Nobelitis

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English[edit]

Alternative forms[edit]

Etymology[edit]

Nobel +‎ -itis

Noun[edit]

Nobelitis (uncountable)

  1. (humorous or derogatory) An overriding or obsessive desire to win a Nobel Prize.
    • 1974, Roger Lewin, "Transfer RNA researchers argue about 'borrowed' data", New Scientist, 19 September 1974, page 738:
      Relations between research labs in Cambridge England and Cambridge Massachusetts have been under considerable strain during the past few months. The strain has been said to derive from Nobelitis, a disease common in high-powered academic circles during the summer months. And the point at issue concerns who first solved the correct structure of transfer RNA (see this week's Monitor, p 709) – Aaron Klug and his colleagues in England, or Alexander Rich at MIT?
    • 1982, Chicago Tribune, 27 June 1982, page 149:
      Privately, many scientists were critical. "Hill has 'Nobel-itis,'" said an astronomer who prefered to remain anonymous. "He wants the Nobel so badly that he is jumping the gun."
    • 1997, Gina Kolata, "Eye on the Nobel; They Should Give A Prize for Ambition", The New York Times, 12 October 1997:
      The Nobel looms like a coronation -- a personal and professional validation (to say nothing of the prize money itself, usually $1 million or more, and the potential for future financial gain). Symptoms of Nobelitis have been spotted even among fledgling scientists still in school.
    • For more quotations using this term, see Citations:Nobelitis.
  2. (humorous or derogatory) Grandiosity or hubris in a Nobel laureate.
    • 1985, Noel Polk, "'Polysyllabic and Verbless Patriotic Nonsense': Faulkner at Midcentury–His and Ours", in Faulkner and ideology (eds. Donald M. Kartiganer & Ann J. Abadie), page 313:
      But I certainly don't agree with critics of the late Faulkner who implicitly side with Phil Stone's comment that Faulkner got "Nobelitis in the head," and that his public life in the fifties is a direct expression of an inflated and preening sense of himself as having been certified Wise and so competent to speak on all things.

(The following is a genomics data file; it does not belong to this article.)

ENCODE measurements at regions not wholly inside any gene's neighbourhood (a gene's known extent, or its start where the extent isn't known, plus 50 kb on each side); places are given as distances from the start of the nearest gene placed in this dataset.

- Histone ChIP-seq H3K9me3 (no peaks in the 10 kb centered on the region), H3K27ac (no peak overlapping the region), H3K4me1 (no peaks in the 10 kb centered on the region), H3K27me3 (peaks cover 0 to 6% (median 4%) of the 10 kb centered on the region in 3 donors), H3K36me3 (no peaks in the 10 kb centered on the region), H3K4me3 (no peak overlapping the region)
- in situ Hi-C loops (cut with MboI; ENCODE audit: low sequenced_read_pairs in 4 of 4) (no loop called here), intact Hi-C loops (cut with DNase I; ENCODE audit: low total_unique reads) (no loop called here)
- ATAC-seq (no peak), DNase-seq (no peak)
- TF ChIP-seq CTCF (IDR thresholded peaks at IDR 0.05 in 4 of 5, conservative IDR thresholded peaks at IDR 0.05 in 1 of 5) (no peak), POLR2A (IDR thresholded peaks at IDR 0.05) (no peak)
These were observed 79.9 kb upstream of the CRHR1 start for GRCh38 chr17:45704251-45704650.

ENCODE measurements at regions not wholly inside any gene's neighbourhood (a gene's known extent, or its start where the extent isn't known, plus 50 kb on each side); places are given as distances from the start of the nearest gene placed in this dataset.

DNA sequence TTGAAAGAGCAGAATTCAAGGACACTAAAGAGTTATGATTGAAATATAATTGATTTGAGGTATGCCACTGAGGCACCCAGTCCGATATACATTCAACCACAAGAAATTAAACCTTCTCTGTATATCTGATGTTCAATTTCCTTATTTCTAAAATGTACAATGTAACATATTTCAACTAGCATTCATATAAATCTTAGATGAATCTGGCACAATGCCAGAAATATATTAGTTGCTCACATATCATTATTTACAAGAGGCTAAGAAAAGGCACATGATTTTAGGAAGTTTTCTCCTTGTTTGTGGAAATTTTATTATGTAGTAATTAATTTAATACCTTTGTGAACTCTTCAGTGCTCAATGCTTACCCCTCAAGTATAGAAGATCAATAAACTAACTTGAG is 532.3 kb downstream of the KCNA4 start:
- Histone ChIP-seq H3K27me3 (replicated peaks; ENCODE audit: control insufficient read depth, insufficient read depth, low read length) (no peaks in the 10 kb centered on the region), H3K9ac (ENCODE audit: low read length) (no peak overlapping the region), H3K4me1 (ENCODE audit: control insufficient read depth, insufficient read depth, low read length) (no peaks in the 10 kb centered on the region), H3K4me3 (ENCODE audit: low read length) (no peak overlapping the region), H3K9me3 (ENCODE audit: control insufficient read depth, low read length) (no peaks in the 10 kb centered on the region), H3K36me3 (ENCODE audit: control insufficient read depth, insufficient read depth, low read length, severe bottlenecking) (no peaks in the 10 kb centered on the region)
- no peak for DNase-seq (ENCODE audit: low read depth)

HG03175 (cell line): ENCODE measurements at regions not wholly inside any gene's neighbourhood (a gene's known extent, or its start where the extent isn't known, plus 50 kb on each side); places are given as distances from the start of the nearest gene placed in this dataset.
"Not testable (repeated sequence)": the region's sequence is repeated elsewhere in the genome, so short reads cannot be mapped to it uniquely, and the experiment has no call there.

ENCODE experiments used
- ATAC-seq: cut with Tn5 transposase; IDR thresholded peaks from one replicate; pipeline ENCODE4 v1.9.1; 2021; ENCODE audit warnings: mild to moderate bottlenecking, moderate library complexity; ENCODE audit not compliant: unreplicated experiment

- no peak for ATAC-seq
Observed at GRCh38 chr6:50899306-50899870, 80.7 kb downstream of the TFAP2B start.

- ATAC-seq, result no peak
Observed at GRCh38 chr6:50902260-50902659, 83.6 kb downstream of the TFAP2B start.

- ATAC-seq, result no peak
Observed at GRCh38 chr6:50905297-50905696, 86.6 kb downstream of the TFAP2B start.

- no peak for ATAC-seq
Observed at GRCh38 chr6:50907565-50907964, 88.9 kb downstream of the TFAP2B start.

• 1985, William Golding, An Egyptian Journal, unnumbered page:
      There has descended on me since I have found myself brought willynilly into the presence of the great ones of the earth an orotundity which I have come to define in my own mind as Nobelitis. The pomposity born of the fact that one is treated as representing more than oneself by someone conscious of representing more than himself.
    • 2011, J. L. Granatstein, "Gouzenko to Gorbachev: Canada’s Cold War", Canadian Military Journal, Volume 12, Number 1, Winter 2011, page 49:
      After all, it had worked for Lester Pearson, had it not? Did not the Peace Prize help him become Liberal leader and then prime minister? ‘Nobelitis,’ Canadians called it, and not in an unkindly way.
    • For more quotations using this term, see Citations:Nobelitis.
  3. (humorous or derogatory) The tendency of some Nobel laureates to advance pseudoscientific or fringe ideas, or to claim knowledge beyond their field of expertise.
    • 2013, Eleftherios P. Diamandis, "Nobelitis: a common disease among Nobel laureates?", Clinical Chemistry and Laboratory Medicine, Volume 51, Issue 8, page 1573:
      There are many examples of laureates who seem to suffer from Nobelitis, and I can mention here a few, to make the point. [] One of the most versatile minds of the 20th century, Linus Pauling, a double Nobel Prize winner, claimed that he could cure cancer with mega-doses of vitamin C and was subsequently ridiculed for the sloppy design of his clinical trials, making the point that brilliance in chemistry and ignorance in epidemiological design can bring about disastrous results.
    • 2013, Paul Nurse, "Attention, Nobel Prize winners! Advice from someone who's already won", The Independent, 11 October 2013:
      The Nobel Prize is a tremendous honour and a reflection on the exceptional work done by the recipients, but it doesn’t confer ‘general expert’ status upon those of us lucky enough to be so recognised. Don’t expect that of us, and fellow laureates don’t begin to believe it or you will be in danger of succumbing to Nobelitis.
    • 2017, Sharon A. Hill, Scientifical Americans: The Culture of Amateur Paranormal Researchers, page 110:
      There is a term for those who win Nobel prizes but, perhaps due to ego, go on to stumble badly in other fields: "nobelitis" (Diamandis 2013). Knowledge in one specialized niche can fail to translate to another niche, especially a complex subject with as wide a scope as paranormal subject areas.

Synonyms[edit]